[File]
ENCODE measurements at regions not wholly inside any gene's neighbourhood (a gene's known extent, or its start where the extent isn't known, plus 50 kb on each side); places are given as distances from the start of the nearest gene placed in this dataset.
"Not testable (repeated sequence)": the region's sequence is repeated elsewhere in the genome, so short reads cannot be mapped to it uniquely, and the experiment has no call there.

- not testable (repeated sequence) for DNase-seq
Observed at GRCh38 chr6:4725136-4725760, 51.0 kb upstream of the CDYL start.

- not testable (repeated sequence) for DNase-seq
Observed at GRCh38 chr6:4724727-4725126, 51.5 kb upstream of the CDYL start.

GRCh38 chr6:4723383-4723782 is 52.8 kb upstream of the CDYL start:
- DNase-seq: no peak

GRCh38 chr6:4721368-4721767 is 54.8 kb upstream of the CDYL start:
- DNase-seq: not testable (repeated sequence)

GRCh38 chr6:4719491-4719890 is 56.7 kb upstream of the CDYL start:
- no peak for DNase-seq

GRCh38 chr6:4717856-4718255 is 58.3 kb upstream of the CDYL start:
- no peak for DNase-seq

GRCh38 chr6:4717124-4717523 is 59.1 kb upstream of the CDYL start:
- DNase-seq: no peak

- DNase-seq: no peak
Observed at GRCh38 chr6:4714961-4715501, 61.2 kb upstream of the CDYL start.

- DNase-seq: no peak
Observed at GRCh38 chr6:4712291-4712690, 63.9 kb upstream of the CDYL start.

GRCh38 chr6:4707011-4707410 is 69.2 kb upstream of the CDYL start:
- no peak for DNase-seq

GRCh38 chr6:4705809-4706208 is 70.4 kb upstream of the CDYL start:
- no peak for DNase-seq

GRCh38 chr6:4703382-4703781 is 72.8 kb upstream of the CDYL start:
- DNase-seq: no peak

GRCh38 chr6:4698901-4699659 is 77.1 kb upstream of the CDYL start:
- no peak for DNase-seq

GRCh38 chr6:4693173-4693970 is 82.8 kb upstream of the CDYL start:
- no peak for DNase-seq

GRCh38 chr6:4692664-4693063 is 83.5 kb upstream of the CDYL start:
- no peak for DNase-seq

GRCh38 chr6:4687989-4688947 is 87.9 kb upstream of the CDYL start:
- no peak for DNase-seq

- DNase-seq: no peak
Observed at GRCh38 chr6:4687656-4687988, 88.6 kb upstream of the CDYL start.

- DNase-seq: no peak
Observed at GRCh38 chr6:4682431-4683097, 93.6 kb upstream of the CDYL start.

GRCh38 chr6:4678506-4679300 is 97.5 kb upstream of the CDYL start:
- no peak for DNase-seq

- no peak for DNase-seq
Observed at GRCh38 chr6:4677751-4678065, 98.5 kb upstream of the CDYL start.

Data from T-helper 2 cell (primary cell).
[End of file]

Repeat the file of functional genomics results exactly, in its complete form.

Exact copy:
ENCODE measurements at regions not wholly inside any gene's neighbourhood (a gene's known extent, or its start where the extent isn't known, plus 50 kb on each side); places are given as distances from the start of the nearest gene placed in this dataset.
"Not testable (repeated sequence)": the region's sequence is repeated elsewhere in the genome, so short reads cannot be mapped to it uniquely, and the experiment has no call there.

- not testable (repeated sequence) for DNase-seq
Observed at GRCh38 chr6:4725136-4725760, 51.0 kb upstream of the CDYL start.

- not testable (repeated sequence) for DNase-seq
Observed at GRCh38 chr6:4724727-4725126, 51.5 kb upstream of the CDYL start.

GRCh38 chr6:4723383-4723782 is 52.8 kb upstream of the CDYL start:
- DNase-seq: no peak

GRCh38 chr6:4721368-4721767 is 54.8 kb upstream of the CDYL start:
- DNase-seq: not testable (repeated sequence)

GRCh38 chr6:4719491-4719890 is 56.7 kb upstream of the CDYL start:
- no peak for DNase-seq

GRCh38 chr6:4717856-4718255 is 58.3 kb upstream of the CDYL start:
- no peak for DNase-seq

GRCh38 chr6:4717124-4717523 is 59.1 kb upstream of the CDYL start:
- DNase-seq: no peak

- DNase-seq: no peak
Observed at GRCh38 chr6:4714961-4715501, 61.2 kb upstream of the CDYL start.

- DNase-seq: no peak
Observed at GRCh38 chr6:4712291-4712690, 63.9 kb upstream of the CDYL start.

GRCh38 chr6:4707011-4707410 is 69.2 kb upstream of the CDYL start:
- no peak for DNase-seq

GRCh38 chr6:4705809-4706208 is 70.4 kb upstream of the CDYL start:
- no peak for DNase-seq

GRCh38 chr6:4703382-4703781 is 72.8 kb upstream of the CDYL start:
- DNase-seq: no peak

GRCh38 chr6:4698901-4699659 is 77.1 kb upstream of the CDYL start:
- no peak for DNase-seq

GRCh38 chr6:4693173-4693970 is 82.8 kb upstream of the CDYL start:
- no peak for DNase-seq

GRCh38 chr6:4692664-4693063 is 83.5 kb upstream of the CDYL start:
- no peak for DNase-seq

GRCh38 chr6:4687989-4688947 is 87.9 kb upstream of the CDYL start:
- no peak for DNase-seq

- DNase-seq: no peak
Observed at GRCh38 chr6:4687656-4687988, 88.6 kb upstream of the CDYL start.

- DNase-seq: no peak
Observed at GRCh38 chr6:4682431-4683097, 93.6 kb upstream of the CDYL start.

GRCh38 chr6:4678506-4679300 is 97.5 kb upstream of the CDYL start:
- no peak for DNase-seq

- no peak for DNase-seq
Observed at GRCh38 chr6:4677751-4678065, 98.5 kb upstream of the CDYL start.

Data from T-helper 2 cell (primary cell).